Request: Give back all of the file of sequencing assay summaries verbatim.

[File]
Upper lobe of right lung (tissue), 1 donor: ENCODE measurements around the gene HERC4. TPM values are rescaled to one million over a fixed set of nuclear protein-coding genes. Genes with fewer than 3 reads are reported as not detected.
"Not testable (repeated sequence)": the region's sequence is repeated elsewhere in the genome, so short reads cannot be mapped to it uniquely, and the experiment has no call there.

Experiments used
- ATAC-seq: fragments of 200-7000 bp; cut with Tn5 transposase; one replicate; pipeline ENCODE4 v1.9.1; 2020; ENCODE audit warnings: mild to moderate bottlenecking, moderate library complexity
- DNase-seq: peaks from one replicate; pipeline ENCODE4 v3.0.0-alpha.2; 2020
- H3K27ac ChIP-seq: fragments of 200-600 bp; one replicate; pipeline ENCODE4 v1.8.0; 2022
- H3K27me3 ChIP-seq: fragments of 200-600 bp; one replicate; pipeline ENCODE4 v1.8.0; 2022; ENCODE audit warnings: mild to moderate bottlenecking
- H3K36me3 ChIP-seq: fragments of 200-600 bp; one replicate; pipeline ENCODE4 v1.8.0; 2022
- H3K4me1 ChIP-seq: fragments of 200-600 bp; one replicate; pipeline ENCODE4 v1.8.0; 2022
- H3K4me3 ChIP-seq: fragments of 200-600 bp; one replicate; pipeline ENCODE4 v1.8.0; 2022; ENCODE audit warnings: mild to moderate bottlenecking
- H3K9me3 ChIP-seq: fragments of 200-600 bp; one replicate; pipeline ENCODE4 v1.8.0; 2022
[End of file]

Upper lobe of right lung (tissue), 1 donor: ENCODE measurements around the gene HERC4. TPM values are rescaled to one million over a fixed set of nuclear protein-coding genes. Genes with fewer than 3 reads are reported as not detected.
"Not testable (repeated sequence)": the region's sequence is repeated elsewhere in the genome, so short reads cannot be mapped to it uniquely, and the experiment has no call there.

Experiments used
- ATAC-seq: fragments of 200-7000 bp; cut with Tn5 transposase; one replicate; pipeline ENCODE4 v1.9.1; 2020; ENCODE audit warnings: mild to moderate bottlenecking, moderate library complexity
- DNase-seq: peaks from one replicate; pipeline ENCODE4 v3.0.0-alpha.2; 2020
- H3K27ac ChIP-seq: fragments of 200-600 bp; one replicate; pipeline ENCODE4 v1.8.0; 2022
- H3K27me3 ChIP-seq: fragments of 200-600 bp; one replicate; pipeline ENCODE4 v1.8.0; 2022; ENCODE audit warnings: mild to moderate bottlenecking
- H3K36me3 ChIP-seq: fragments of 200-600 bp; one replicate; pipeline ENCODE4 v1.8.0; 2022
- H3K4me1 ChIP-seq: fragments of 200-600 bp; one replicate; pipeline ENCODE4 v1.8.0; 2022
- H3K4me3 ChIP-seq: fragments of 200-600 bp; one replicate; pipeline ENCODE4 v1.8.0; 2022; ENCODE audit warnings: mild to moderate bottlenecking
- H3K9me3 ChIP-seq: fragments of 200-600 bp; one replicate; pipeline ENCODE4 v1.8.0; 2022